Animalia > Chordata > Mammalia > Carnivora > Procyonidae > Bassaricyon > Bassaricyon gabbii
 

Bassaricyon gabbii (Olingo)

Synonyms: Bassaricyon lasius; Bassaricyon pauli; Bassaricyon richardsoni

Wikipedia Abstract

The northern olingo (Bassaricyon gabbii), also known as the bushy-tailed olingo or as simply the olingo (due to it being the most commonly seen of the species), is a tree-dwelling member of the family Procyonidae, which also includes raccoons. It was the first species of olingo to be described, and while it is considered by some authors to be the only genuine olingo species, a recent review of the Bassaricyon genus has shown that there are a total of four olingo species, although two of the former species should now be considered as a part of this species. Its scientific name honors William More Gabb, who collected the first specimen. It is native to Central America.
View Wikipedia Record: Bassaricyon gabbii

EDGE Analysis

Uniqueness Scale: Similiar (0) 
5
 Unique (100)
Uniqueness & Vulnerability Scale: Similiar & Secure (0) 
27
 Unique & Vulnerable (100)
ED Score: 11.73
EDGE Score: 2.54

Attributes

Arboreal [1]  Yes
Gestation [2]  73 days
Litter Size [2]  1
Maximum Longevity [2]  22 years
Nocturnal [1]  Yes
Adult Weight [2]  2.723 lbs (1.235 kg)
Birth Weight [2]  55 grams
Diet [3]  Carnivore (Invertebrates), Carnivore (Vertebrates), Frugivore
Diet - Endothermic [3]  10 %
Diet - Fruit [3]  70 %
Diet - Invertibrates [3]  20 %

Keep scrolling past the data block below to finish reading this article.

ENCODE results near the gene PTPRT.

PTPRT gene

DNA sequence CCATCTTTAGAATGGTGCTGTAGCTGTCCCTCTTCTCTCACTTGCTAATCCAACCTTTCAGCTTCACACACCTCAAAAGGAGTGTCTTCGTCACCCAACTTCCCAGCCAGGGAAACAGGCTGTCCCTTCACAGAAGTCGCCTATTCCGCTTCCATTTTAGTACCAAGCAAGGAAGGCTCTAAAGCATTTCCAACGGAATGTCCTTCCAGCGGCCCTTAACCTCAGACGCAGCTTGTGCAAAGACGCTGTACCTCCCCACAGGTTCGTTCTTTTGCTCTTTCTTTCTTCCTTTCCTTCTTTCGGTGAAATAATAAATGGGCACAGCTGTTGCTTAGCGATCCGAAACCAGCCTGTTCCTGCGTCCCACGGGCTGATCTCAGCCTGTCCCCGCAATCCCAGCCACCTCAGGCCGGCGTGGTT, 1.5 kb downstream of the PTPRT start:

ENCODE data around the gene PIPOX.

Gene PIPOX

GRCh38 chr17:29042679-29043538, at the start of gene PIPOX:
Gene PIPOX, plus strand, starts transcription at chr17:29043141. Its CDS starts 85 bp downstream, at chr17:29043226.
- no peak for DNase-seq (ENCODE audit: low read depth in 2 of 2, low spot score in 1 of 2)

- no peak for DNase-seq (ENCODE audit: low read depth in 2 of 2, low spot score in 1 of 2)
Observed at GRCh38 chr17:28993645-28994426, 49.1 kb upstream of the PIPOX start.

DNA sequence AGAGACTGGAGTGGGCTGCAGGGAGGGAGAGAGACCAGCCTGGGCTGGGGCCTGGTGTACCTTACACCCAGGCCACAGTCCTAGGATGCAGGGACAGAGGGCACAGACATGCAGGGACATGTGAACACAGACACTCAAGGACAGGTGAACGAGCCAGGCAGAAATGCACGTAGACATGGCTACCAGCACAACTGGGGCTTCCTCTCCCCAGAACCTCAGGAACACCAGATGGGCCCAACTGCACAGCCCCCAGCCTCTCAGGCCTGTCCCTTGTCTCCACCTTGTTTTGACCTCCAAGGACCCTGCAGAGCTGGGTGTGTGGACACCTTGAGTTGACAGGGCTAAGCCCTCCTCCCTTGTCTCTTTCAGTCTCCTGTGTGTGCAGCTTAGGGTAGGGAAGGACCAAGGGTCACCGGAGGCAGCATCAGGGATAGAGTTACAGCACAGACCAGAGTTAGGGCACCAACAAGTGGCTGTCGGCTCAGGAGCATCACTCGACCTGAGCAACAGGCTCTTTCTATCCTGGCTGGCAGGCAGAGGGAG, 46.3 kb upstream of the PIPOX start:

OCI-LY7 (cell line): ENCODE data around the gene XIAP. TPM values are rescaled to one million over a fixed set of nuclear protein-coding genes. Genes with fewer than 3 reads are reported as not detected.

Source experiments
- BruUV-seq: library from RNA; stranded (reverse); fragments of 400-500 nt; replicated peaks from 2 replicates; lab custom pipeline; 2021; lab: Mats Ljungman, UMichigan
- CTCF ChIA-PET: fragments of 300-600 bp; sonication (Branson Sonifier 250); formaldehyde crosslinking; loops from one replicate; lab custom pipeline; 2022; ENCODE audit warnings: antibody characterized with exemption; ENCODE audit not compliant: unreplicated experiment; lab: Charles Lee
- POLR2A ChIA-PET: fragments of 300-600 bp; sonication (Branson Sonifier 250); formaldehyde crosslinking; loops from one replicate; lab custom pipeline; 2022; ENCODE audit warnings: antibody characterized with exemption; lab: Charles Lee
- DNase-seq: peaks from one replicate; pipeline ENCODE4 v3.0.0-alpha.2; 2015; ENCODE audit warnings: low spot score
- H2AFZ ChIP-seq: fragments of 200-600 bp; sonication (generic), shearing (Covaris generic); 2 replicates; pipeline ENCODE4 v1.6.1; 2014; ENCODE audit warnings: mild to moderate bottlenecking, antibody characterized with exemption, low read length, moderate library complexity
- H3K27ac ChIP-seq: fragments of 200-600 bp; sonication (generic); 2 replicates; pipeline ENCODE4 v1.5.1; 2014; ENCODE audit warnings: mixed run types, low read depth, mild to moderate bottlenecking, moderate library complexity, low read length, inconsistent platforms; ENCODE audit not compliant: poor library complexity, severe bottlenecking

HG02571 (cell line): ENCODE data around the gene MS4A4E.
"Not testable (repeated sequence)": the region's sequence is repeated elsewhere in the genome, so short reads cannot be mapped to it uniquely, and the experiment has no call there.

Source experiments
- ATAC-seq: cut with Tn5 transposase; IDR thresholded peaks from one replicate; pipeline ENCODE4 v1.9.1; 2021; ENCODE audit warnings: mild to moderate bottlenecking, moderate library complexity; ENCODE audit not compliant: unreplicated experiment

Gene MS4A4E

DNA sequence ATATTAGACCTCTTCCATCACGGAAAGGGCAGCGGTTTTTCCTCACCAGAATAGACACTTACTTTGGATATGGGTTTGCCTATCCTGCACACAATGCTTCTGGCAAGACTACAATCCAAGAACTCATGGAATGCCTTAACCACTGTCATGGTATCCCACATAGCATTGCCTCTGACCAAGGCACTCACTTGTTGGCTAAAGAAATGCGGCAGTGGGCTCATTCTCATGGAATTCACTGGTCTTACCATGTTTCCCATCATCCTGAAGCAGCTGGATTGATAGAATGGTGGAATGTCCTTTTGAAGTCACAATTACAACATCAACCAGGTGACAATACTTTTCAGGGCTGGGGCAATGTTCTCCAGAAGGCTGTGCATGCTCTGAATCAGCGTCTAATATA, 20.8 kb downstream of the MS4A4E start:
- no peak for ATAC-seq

Forages - Arboreal [3]  100 %
Female Maturity [2]  1 year 10 months
Male Maturity [2]  1 year 7 months

Ecoregions

Protected Areas

Biodiversity Hotspots

Name Location Endemic Species Website
Mesoamerica Belize, Costa Rica, El Salvador, Guatemala, Honduras, Mexico, Nicaragua, Panama No
Tropical Andes Argentina, Bolivia, Chile, Colombia, Ecuador, Peru, Venezuela No
Tumbes-Choco-Magdalena Colombia, Ecuador, Panama, Peru No

Prey / Diet

Prey / Diet Overlap

Predators

Homo sapiens (man)[5]
Panthera onca (Jaguar)[5]

Consumers

Parasitized by 
Jellisonia johnsonae[6]
Plusaetis dolens dolens[6]
Rhopalopsyllus lugubris lugubris[6]

Institutions (Zoos, etc.)

    Maps
Institution Infraspecies / Breed 
Fundacion Zoologica de Cali
Parque Zoologico Huachipa

Range Map

Distribution

Middle America; South America;

External References

Photos

Citations

Attributes / relations provided by
1Myers, P., R. Espinosa, C. S. Parr, T. Jones, G. S. Hammond, and T. A. Dewey. 2006. The Animal Diversity Web (online). Accessed February 01, 2010 at animaldiversity.org
2de Magalhaes, J. P., and Costa, J. (2009) A database of vertebrate longevity records and their relation to other life-history traits. Journal of Evolutionary Biology 22(8):1770-1774
3Hamish Wilman, Jonathan Belmaker, Jennifer Simpson, Carolina de la Rosa, Marcelo M. Rivadeneira, and Walter Jetz. 2014. EltonTraits 1.0: Species-level foraging attributes of the world's birds and mammals. Ecology 95:2027
4Kays, RW 2000. The behavior and ecology of olingos (Bassaricyon gabbii) and their competition with kinkajous (Potos flavus) in central Panama Mammalia 64:1–10
5Jorrit H. Poelen, James D. Simons and Chris J. Mungall. (2014). Global Biotic Interactions: An open infrastructure to share and analyze species-interaction datasets. Ecological Informatics.
6International Flea Database
Ecoregions provided by World Wide Fund For Nature (WWF). WildFinder: Online database of species distributions, ver. 01.06 WWF WildFINDER
Protected Areas provided by Biological Inventories of the World's Protected Areas in cooperation between the Information Center for the Environment at the University of California, Davis and numerous collaborators.
Le Saout, S., Hoffmann, M., Shi, Y., Hughes, A., Bernard, C., Brooks, T.M., Bertzky, B., Butchart, S.H.M., Stuart, S.N., Badman, T. & Rodrigues, A.S.L. (2013) Protected areas and effective biodiversity conservation. Science, 342, 803–805
Biodiversity Hotspots provided by Critical Ecosystem Partnership Fund
Abstract provided by DBpedia licensed under a Creative Commons License